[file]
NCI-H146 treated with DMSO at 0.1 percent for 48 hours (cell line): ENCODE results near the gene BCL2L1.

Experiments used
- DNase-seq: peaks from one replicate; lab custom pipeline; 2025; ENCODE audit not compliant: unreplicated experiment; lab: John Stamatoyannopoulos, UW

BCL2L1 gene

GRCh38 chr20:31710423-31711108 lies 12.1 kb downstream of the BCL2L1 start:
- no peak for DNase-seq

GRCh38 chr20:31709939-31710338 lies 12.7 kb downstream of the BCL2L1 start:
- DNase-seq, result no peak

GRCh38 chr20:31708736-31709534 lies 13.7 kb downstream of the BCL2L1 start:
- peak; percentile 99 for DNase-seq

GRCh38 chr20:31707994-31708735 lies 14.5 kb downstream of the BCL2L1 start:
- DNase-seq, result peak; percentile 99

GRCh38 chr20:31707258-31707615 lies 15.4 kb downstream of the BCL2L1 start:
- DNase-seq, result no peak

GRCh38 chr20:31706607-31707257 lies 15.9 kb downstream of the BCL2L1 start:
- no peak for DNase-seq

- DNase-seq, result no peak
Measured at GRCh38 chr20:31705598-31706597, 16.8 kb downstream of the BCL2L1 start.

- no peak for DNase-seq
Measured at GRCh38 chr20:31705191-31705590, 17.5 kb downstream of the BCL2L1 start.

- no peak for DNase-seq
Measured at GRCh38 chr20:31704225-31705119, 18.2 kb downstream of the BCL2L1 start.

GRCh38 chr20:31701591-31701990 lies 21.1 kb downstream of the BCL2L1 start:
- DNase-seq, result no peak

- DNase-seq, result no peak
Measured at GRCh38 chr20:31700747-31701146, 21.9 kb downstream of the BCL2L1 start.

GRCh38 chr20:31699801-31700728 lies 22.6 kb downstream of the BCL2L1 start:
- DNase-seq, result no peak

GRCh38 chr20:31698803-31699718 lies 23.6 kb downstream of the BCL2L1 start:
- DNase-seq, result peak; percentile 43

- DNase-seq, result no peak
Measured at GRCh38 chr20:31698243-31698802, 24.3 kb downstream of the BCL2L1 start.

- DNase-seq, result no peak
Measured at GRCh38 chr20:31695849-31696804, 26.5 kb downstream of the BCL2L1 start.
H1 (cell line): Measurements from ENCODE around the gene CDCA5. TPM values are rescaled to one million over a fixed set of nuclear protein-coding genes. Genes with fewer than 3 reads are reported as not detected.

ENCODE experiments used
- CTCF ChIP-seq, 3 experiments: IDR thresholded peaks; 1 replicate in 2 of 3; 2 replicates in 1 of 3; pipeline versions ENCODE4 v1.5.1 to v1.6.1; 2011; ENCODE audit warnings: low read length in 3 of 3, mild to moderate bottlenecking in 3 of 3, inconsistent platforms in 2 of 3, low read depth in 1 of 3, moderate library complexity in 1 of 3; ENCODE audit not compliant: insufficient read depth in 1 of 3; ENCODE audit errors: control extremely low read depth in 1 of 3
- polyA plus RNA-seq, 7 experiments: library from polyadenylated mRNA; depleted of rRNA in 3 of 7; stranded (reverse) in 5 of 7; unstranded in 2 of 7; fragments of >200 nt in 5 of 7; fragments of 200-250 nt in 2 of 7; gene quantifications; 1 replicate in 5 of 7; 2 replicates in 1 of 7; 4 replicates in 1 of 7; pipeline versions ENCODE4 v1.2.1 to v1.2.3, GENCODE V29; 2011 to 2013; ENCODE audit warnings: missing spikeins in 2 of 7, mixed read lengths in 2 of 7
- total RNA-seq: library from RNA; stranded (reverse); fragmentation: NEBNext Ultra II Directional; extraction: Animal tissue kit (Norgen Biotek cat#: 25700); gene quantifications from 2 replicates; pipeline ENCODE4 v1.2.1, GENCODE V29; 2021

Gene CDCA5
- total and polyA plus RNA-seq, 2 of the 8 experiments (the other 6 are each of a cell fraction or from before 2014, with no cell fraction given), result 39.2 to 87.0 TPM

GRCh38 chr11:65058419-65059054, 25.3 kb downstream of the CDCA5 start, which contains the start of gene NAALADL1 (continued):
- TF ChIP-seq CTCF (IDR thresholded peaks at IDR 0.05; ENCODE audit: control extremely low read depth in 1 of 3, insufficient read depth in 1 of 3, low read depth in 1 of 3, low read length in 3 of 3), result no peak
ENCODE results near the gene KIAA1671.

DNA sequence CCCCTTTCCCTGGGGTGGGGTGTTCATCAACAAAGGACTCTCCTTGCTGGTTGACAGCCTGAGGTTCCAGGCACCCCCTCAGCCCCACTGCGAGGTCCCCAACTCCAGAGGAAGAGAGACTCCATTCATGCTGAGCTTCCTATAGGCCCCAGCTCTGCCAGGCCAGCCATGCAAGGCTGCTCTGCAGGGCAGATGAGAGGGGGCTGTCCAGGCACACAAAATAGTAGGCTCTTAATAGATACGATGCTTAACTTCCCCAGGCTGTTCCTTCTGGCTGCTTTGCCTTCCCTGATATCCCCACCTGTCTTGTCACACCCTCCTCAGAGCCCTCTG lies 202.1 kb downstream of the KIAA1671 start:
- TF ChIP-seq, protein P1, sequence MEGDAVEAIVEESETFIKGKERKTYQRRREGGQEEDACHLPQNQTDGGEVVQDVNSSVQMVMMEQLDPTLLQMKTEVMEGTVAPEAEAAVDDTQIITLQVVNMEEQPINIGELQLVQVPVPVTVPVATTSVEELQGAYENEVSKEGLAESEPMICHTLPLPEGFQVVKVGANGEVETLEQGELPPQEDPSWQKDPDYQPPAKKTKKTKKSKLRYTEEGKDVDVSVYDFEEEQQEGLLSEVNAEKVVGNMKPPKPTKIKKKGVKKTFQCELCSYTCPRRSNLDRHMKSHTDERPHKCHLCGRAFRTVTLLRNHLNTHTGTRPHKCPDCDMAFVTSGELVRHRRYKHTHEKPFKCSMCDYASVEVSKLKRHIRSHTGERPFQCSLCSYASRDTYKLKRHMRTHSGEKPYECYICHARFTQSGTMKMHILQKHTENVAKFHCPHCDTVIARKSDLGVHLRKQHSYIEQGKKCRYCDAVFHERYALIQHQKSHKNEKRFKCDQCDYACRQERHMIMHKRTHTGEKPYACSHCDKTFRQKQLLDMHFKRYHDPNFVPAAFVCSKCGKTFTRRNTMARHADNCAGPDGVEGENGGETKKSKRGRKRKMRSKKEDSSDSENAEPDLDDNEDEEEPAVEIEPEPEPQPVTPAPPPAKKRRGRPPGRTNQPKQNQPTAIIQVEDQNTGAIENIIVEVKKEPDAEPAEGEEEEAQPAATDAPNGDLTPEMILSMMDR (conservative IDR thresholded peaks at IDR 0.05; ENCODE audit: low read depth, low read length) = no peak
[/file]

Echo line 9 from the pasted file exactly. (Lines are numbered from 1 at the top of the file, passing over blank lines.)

GRCh38 chr20:31708736-31709534 lies 13.7 kb downstream of the BCL2L1 start: